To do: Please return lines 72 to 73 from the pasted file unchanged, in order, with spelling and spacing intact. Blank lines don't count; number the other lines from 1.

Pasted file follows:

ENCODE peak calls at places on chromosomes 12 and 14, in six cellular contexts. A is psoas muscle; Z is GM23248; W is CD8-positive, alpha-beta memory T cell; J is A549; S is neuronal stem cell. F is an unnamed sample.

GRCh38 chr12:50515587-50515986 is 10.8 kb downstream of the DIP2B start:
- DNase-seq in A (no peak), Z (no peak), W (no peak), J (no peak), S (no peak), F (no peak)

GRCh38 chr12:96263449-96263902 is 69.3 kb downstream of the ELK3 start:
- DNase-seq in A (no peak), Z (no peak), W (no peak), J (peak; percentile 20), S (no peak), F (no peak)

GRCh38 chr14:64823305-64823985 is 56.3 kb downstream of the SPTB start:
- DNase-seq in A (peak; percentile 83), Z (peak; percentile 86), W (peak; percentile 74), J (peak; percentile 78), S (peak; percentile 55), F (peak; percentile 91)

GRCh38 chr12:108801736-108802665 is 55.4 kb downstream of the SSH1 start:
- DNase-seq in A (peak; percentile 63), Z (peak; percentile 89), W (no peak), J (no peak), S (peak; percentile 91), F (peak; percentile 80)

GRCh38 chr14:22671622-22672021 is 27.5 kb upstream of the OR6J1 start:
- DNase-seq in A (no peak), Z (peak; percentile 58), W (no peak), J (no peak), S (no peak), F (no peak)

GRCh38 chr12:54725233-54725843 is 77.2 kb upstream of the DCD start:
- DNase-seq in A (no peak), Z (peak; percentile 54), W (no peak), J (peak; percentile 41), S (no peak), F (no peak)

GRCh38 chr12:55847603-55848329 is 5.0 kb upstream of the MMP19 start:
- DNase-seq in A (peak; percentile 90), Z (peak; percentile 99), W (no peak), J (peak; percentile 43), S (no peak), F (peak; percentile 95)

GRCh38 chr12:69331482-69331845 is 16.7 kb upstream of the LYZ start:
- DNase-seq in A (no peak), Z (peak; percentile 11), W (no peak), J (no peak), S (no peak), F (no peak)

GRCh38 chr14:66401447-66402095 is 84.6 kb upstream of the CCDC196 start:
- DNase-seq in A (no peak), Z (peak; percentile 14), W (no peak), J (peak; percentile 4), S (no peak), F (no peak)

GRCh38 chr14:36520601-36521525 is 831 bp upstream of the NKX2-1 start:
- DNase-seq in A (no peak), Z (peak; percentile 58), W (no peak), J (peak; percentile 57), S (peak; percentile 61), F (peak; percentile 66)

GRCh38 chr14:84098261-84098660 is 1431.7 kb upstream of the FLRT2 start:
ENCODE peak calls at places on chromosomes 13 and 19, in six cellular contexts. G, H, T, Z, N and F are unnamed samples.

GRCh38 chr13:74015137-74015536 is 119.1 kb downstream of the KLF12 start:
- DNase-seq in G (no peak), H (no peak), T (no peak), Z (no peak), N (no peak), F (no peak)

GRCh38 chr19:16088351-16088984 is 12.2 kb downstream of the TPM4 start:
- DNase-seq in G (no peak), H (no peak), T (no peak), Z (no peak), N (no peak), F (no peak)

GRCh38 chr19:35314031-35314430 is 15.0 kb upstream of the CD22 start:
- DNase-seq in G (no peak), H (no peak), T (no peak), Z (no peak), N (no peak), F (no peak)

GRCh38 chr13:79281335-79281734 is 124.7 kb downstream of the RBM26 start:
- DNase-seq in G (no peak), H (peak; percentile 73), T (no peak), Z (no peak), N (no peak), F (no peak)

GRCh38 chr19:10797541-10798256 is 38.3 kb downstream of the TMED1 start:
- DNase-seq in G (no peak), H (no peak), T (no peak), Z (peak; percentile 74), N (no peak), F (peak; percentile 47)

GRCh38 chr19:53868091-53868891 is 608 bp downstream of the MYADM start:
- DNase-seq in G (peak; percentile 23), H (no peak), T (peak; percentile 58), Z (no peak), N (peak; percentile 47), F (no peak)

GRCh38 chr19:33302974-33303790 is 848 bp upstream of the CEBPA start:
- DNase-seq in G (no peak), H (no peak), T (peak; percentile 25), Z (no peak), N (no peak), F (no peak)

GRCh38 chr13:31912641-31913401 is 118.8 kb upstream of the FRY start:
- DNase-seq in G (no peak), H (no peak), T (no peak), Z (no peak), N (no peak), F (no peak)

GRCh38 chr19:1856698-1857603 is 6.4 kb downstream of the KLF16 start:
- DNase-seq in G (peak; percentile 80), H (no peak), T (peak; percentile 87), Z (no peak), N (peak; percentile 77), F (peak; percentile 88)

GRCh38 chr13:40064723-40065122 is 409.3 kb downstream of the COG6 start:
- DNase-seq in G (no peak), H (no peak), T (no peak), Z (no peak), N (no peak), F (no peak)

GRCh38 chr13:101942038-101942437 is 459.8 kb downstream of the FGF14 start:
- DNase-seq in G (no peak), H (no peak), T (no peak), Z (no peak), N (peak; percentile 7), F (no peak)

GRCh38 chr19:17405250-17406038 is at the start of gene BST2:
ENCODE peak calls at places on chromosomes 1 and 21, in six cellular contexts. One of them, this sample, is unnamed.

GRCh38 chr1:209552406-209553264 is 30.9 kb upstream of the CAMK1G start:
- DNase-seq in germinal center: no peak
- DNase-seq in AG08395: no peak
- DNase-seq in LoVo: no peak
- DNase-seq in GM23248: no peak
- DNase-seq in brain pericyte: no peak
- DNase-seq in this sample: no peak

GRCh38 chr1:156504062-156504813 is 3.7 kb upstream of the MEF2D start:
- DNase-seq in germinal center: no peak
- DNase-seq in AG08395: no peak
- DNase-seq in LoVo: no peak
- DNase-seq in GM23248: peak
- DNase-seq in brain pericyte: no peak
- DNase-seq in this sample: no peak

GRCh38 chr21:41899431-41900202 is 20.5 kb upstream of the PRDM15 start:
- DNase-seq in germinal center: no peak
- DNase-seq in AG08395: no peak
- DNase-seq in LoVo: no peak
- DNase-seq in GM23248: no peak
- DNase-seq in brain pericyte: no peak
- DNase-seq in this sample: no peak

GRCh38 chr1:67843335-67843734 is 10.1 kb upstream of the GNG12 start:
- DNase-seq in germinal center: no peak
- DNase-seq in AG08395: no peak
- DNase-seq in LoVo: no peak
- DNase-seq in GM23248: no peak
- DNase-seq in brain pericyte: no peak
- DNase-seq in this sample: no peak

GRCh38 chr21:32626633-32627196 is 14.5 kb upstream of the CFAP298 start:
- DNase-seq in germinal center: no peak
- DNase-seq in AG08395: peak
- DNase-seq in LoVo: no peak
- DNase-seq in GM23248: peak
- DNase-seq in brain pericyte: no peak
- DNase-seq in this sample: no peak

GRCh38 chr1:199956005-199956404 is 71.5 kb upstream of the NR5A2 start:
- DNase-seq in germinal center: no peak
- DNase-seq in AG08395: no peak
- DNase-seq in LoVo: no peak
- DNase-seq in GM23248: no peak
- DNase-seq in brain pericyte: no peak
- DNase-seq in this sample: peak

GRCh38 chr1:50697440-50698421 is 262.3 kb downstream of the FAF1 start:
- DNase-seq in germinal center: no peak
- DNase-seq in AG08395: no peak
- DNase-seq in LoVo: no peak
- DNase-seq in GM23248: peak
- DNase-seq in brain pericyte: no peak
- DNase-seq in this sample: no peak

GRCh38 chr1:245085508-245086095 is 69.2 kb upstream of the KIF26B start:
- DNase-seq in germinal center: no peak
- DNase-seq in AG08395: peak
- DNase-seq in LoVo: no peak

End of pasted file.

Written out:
- DNase-seq in LoVo: no peak
- DNase-seq in GM23248: no peak